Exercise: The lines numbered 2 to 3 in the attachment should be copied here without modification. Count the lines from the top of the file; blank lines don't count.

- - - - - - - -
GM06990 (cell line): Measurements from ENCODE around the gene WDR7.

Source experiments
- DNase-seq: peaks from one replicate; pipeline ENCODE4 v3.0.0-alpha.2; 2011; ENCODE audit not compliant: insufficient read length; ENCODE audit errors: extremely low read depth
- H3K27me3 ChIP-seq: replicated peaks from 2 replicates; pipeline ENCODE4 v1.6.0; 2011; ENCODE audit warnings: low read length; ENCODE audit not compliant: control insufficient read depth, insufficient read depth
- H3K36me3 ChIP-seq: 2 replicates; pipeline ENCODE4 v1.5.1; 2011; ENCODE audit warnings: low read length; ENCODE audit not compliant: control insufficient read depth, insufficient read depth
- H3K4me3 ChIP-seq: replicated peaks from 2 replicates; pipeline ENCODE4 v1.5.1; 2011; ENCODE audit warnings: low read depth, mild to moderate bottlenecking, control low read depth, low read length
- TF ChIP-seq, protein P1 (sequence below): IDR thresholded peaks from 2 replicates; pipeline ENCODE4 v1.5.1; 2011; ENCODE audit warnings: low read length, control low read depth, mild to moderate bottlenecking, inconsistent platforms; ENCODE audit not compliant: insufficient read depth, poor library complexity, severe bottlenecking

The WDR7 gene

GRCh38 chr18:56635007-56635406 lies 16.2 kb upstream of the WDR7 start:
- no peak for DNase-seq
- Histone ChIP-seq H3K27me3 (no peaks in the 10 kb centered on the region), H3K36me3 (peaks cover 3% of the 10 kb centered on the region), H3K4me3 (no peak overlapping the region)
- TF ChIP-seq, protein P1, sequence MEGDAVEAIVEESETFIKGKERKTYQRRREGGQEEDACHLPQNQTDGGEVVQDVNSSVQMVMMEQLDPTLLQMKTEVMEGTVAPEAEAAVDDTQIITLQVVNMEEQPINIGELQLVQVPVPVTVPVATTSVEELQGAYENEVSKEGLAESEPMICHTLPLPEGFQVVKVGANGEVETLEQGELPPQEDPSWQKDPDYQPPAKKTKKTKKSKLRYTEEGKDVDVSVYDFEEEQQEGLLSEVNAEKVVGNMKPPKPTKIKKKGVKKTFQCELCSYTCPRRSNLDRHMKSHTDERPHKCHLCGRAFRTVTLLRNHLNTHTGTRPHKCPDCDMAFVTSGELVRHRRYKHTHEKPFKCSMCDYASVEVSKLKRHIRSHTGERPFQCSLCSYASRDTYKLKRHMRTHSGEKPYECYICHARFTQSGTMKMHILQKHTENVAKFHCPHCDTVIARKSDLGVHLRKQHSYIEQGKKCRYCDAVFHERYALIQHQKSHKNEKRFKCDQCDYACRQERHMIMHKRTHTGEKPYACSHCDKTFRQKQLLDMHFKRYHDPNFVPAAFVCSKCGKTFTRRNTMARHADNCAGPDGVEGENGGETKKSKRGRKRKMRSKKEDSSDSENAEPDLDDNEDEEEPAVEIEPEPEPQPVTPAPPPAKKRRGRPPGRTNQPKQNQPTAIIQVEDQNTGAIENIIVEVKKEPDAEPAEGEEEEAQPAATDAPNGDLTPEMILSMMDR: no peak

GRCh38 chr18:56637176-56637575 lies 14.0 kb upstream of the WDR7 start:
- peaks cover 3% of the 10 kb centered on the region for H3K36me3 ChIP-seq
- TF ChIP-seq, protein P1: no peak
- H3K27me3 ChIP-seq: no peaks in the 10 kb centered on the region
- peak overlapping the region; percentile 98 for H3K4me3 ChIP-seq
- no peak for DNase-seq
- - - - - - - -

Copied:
Source experiments
- DNase-seq: peaks from one replicate; pipeline ENCODE4 v3.0.0-alpha.2; 2011; ENCODE audit not compliant: insufficient read length; ENCODE audit errors: extremely low read depth